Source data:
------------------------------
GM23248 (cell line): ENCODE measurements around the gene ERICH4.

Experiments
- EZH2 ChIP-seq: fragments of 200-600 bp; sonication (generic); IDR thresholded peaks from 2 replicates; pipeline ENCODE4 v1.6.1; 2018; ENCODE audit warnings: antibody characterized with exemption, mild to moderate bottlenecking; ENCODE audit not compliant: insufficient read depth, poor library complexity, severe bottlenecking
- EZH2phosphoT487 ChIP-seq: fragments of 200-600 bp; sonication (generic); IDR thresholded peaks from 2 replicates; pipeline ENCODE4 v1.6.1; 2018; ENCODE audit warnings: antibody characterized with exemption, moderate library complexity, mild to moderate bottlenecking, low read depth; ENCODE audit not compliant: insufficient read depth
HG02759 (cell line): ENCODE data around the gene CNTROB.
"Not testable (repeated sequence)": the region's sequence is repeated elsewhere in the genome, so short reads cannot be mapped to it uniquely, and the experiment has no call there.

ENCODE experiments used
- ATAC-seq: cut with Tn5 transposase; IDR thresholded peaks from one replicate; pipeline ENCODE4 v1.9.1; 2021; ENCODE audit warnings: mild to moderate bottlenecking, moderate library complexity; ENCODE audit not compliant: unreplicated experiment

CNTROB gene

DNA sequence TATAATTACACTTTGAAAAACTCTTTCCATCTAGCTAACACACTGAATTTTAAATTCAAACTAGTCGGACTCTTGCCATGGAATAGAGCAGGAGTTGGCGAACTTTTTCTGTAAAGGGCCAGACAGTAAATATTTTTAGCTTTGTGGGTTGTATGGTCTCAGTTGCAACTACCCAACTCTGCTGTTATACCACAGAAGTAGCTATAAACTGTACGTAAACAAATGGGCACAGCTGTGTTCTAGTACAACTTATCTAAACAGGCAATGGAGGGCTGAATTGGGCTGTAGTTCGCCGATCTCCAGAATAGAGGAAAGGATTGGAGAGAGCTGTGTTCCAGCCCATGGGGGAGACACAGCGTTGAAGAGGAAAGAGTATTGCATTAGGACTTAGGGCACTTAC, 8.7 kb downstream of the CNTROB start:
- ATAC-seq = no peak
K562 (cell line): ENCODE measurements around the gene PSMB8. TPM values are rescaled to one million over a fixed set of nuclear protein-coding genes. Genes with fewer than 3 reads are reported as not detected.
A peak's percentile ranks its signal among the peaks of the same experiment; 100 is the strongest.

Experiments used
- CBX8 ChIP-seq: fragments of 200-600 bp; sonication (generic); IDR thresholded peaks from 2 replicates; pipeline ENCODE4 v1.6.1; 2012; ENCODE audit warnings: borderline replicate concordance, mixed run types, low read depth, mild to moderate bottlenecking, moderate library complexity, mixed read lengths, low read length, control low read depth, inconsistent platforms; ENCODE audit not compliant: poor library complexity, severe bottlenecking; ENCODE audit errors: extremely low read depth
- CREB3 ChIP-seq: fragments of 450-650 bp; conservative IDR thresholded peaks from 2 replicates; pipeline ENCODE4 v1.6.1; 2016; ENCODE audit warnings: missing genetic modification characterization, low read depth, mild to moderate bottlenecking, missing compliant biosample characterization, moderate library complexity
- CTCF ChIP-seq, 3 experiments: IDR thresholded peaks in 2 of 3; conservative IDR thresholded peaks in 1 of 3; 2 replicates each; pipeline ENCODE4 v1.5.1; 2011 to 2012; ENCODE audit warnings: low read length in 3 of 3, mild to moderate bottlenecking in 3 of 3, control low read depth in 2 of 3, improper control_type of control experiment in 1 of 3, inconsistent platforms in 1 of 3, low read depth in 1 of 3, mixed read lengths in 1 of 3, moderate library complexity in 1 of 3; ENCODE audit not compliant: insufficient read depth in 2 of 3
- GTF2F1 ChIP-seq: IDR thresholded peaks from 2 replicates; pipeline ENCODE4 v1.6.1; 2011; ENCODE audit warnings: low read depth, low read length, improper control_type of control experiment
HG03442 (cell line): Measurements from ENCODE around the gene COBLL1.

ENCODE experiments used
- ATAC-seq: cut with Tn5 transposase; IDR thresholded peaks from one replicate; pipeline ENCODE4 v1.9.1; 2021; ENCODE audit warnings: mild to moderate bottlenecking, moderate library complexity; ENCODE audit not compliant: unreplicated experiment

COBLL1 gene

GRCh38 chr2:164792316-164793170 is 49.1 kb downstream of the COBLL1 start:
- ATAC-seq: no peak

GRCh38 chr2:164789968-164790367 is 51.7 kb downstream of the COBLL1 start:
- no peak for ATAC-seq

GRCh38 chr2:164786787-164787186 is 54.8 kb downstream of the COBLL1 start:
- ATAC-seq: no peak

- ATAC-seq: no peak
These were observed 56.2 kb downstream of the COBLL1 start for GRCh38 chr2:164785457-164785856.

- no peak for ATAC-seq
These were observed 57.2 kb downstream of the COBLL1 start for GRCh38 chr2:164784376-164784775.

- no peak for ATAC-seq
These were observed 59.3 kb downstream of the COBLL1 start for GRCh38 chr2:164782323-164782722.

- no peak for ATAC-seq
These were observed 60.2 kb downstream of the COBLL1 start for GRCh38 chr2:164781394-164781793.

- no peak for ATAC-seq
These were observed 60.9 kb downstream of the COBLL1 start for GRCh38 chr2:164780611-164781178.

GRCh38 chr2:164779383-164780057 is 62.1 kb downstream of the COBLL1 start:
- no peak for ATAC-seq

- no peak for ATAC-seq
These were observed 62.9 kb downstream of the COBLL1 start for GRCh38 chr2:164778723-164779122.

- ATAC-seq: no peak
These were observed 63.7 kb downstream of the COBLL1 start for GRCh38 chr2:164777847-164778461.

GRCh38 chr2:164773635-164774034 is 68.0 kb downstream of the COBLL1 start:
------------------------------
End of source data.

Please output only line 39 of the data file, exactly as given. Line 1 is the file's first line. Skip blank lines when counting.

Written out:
GRCh38 chr2:164779383-164780057 is 62.1 kb downstream of the COBLL1 start: